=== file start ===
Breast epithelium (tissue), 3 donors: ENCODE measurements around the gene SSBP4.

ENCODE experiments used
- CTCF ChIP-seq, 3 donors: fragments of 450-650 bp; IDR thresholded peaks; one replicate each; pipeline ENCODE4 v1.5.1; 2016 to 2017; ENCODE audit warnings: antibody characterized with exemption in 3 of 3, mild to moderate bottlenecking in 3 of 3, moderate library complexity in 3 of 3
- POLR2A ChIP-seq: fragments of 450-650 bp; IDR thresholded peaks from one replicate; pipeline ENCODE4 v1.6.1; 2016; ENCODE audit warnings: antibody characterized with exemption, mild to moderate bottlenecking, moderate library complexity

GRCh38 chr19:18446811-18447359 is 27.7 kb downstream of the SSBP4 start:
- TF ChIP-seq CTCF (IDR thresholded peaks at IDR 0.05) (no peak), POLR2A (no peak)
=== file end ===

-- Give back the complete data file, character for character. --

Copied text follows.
Breast epithelium (tissue), 3 donors: ENCODE measurements around the gene SSBP4.

ENCODE experiments used
- CTCF ChIP-seq, 3 donors: fragments of 450-650 bp; IDR thresholded peaks; one replicate each; pipeline ENCODE4 v1.5.1; 2016 to 2017; ENCODE audit warnings: antibody characterized with exemption in 3 of 3, mild to moderate bottlenecking in 3 of 3, moderate library complexity in 3 of 3
- POLR2A ChIP-seq: fragments of 450-650 bp; IDR thresholded peaks from one replicate; pipeline ENCODE4 v1.6.1; 2016; ENCODE audit warnings: antibody characterized with exemption, mild to moderate bottlenecking, moderate library complexity

GRCh38 chr19:18446811-18447359 is 27.7 kb downstream of the SSBP4 start:
- TF ChIP-seq CTCF (IDR thresholded peaks at IDR 0.05) (no peak), POLR2A (no peak)